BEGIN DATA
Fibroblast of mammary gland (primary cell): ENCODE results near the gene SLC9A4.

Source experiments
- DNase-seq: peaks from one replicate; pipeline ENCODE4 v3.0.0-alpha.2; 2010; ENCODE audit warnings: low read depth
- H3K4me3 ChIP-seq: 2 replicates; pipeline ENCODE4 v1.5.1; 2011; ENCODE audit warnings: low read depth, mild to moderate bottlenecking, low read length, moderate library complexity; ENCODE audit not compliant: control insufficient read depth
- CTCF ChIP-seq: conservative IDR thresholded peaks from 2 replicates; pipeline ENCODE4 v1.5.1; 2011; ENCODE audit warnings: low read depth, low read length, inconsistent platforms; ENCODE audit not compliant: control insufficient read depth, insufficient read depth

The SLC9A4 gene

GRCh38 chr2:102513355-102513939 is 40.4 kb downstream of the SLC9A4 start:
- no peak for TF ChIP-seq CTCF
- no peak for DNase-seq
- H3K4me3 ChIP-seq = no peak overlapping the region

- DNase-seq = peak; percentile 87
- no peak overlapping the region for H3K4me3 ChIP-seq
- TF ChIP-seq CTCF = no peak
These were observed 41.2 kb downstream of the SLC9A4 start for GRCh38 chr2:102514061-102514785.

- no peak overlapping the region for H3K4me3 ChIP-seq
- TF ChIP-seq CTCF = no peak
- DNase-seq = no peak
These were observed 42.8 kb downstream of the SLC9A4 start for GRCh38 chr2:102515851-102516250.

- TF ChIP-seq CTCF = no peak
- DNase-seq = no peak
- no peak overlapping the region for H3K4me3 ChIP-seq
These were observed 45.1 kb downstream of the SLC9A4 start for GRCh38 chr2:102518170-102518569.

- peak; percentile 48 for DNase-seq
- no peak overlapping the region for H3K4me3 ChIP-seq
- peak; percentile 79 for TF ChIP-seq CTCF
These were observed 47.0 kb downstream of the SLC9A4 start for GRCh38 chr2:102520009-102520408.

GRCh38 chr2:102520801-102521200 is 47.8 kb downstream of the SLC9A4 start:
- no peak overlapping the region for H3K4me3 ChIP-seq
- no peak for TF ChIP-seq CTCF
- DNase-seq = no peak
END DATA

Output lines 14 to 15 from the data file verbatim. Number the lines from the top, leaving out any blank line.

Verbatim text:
These were observed 41.2 kb downstream of the SLC9A4 start for GRCh38 chr2:102514061-102514785.

- no peak overlapping the region for H3K4me3 ChIP-seq